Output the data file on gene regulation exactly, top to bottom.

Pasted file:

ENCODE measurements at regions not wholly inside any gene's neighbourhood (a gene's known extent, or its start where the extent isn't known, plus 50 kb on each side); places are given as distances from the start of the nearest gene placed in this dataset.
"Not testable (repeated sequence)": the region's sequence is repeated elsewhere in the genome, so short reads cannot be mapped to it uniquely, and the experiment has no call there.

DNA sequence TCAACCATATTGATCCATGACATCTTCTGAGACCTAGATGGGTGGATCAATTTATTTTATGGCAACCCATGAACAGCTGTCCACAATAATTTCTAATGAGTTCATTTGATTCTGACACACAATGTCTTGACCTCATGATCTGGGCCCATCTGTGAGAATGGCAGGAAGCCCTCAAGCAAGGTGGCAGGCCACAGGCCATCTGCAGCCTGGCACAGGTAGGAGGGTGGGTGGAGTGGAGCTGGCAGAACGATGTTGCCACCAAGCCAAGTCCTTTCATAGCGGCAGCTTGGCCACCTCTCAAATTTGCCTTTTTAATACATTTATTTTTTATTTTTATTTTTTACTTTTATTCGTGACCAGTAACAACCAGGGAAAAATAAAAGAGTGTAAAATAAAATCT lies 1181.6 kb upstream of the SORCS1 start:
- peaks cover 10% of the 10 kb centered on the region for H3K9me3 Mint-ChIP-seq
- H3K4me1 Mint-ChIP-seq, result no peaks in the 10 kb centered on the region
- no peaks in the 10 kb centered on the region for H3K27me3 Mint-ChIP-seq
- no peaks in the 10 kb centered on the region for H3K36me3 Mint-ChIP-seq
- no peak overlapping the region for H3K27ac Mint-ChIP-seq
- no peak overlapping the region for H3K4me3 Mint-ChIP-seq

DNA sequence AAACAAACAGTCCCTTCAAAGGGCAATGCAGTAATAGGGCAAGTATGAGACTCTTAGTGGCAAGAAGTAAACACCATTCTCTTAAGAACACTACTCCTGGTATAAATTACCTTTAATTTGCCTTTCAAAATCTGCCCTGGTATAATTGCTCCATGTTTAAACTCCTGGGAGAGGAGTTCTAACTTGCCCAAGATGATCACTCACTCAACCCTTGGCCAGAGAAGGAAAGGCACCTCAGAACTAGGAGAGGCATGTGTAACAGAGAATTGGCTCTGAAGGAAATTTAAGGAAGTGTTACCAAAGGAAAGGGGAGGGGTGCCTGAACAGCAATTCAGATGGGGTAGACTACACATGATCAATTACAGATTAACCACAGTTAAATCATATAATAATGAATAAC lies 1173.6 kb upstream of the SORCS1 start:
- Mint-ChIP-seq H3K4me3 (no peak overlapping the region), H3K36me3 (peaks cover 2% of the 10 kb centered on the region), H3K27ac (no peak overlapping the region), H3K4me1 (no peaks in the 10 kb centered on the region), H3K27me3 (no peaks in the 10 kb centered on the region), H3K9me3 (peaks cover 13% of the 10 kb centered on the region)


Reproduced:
ENCODE measurements at regions not wholly inside any gene's neighbourhood (a gene's known extent, or its start where the extent isn't known, plus 50 kb on each side); places are given as distances from the start of the nearest gene placed in this dataset.
"Not testable (repeated sequence)": the region's sequence is repeated elsewhere in the genome, so short reads cannot be mapped to it uniquely, and the experiment has no call there.

DNA sequence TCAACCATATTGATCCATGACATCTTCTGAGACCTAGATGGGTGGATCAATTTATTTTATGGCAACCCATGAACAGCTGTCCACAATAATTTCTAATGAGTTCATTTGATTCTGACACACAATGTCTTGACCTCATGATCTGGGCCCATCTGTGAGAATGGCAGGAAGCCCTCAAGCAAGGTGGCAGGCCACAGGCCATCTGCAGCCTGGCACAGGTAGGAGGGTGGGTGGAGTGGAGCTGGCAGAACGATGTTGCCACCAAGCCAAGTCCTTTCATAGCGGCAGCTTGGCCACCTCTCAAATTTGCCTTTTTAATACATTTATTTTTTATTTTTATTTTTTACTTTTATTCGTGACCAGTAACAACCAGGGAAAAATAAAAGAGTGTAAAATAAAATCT lies 1181.6 kb upstream of the SORCS1 start:
- peaks cover 10% of the 10 kb centered on the region for H3K9me3 Mint-ChIP-seq
- H3K4me1 Mint-ChIP-seq, result no peaks in the 10 kb centered on the region
- no peaks in the 10 kb centered on the region for H3K27me3 Mint-ChIP-seq
- no peaks in the 10 kb centered on the region for H3K36me3 Mint-ChIP-seq
- no peak overlapping the region for H3K27ac Mint-ChIP-seq
- no peak overlapping the region for H3K4me3 Mint-ChIP-seq

DNA sequence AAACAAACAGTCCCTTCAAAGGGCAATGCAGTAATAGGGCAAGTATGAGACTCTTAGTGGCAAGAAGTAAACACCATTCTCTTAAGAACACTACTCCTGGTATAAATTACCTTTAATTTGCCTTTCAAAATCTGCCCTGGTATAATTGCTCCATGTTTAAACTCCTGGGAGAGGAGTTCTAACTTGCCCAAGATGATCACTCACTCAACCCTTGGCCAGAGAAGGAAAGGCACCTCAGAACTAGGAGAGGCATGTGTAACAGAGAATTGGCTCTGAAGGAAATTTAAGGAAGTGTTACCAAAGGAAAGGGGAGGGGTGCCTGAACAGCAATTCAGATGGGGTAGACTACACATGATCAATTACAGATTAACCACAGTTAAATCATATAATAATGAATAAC lies 1173.6 kb upstream of the SORCS1 start:
- Mint-ChIP-seq H3K4me3 (no peak overlapping the region), H3K36me3 (peaks cover 2% of the 10 kb centered on the region), H3K27ac (no peak overlapping the region), H3K4me1 (no peaks in the 10 kb centered on the region), H3K27me3 (no peaks in the 10 kb centered on the region), H3K9me3 (peaks cover 13% of the 10 kb centered on the region)